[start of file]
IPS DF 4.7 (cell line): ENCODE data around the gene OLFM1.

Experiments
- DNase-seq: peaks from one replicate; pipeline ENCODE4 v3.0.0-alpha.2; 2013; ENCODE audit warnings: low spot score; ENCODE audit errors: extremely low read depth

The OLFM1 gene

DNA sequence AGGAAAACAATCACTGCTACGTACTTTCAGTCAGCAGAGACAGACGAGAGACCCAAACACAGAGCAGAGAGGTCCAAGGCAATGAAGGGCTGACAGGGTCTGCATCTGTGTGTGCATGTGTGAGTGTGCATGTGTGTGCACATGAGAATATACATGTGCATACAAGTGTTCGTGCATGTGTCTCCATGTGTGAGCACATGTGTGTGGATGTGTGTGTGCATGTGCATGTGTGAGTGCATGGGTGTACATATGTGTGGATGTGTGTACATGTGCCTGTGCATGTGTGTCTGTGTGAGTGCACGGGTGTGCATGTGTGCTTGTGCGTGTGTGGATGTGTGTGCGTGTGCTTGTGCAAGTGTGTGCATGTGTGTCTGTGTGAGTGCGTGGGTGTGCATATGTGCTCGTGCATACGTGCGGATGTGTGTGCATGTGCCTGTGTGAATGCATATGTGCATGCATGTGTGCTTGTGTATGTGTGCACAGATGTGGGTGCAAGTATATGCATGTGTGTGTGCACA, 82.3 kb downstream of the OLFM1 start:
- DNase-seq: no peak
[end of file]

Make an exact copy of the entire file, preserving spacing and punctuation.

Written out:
IPS DF 4.7 (cell line): ENCODE data around the gene OLFM1.

Experiments
- DNase-seq: peaks from one replicate; pipeline ENCODE4 v3.0.0-alpha.2; 2013; ENCODE audit warnings: low spot score; ENCODE audit errors: extremely low read depth

The OLFM1 gene

DNA sequence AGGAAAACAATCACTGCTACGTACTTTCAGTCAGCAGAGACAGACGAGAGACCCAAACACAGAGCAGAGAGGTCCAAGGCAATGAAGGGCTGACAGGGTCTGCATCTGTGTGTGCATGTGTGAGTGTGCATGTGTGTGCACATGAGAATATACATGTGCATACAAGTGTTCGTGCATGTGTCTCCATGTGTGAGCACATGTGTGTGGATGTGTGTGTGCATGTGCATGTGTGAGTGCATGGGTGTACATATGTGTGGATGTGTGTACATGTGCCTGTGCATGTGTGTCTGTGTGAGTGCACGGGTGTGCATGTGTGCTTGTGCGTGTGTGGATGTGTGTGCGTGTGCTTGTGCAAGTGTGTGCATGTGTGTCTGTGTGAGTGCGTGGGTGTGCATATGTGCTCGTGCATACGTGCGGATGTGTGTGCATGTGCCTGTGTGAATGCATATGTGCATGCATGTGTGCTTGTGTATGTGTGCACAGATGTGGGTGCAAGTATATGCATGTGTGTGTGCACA, 82.3 kb downstream of the OLFM1 start:
- DNase-seq: no peak